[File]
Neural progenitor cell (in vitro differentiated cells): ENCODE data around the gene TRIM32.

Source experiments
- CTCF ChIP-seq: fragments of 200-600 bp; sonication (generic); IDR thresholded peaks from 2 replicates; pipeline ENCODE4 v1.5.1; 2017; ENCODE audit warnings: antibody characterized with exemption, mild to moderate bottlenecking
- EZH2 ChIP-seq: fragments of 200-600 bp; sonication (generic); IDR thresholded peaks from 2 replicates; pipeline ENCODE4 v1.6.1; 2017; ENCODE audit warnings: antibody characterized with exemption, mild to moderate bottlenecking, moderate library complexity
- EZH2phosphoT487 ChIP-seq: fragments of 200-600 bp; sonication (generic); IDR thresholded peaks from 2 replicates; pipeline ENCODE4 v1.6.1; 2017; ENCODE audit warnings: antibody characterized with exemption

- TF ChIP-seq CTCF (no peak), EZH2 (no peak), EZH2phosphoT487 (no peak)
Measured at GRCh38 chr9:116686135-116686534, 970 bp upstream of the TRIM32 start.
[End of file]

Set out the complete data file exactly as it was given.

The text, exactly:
Neural progenitor cell (in vitro differentiated cells): ENCODE data around the gene TRIM32.

Source experiments
- CTCF ChIP-seq: fragments of 200-600 bp; sonication (generic); IDR thresholded peaks from 2 replicates; pipeline ENCODE4 v1.5.1; 2017; ENCODE audit warnings: antibody characterized with exemption, mild to moderate bottlenecking
- EZH2 ChIP-seq: fragments of 200-600 bp; sonication (generic); IDR thresholded peaks from 2 replicates; pipeline ENCODE4 v1.6.1; 2017; ENCODE audit warnings: antibody characterized with exemption, mild to moderate bottlenecking, moderate library complexity
- EZH2phosphoT487 ChIP-seq: fragments of 200-600 bp; sonication (generic); IDR thresholded peaks from 2 replicates; pipeline ENCODE4 v1.6.1; 2017; ENCODE audit warnings: antibody characterized with exemption

- TF ChIP-seq CTCF (no peak), EZH2 (no peak), EZH2phosphoT487 (no peak)
Measured at GRCh38 chr9:116686135-116686534, 970 bp upstream of the TRIM32 start.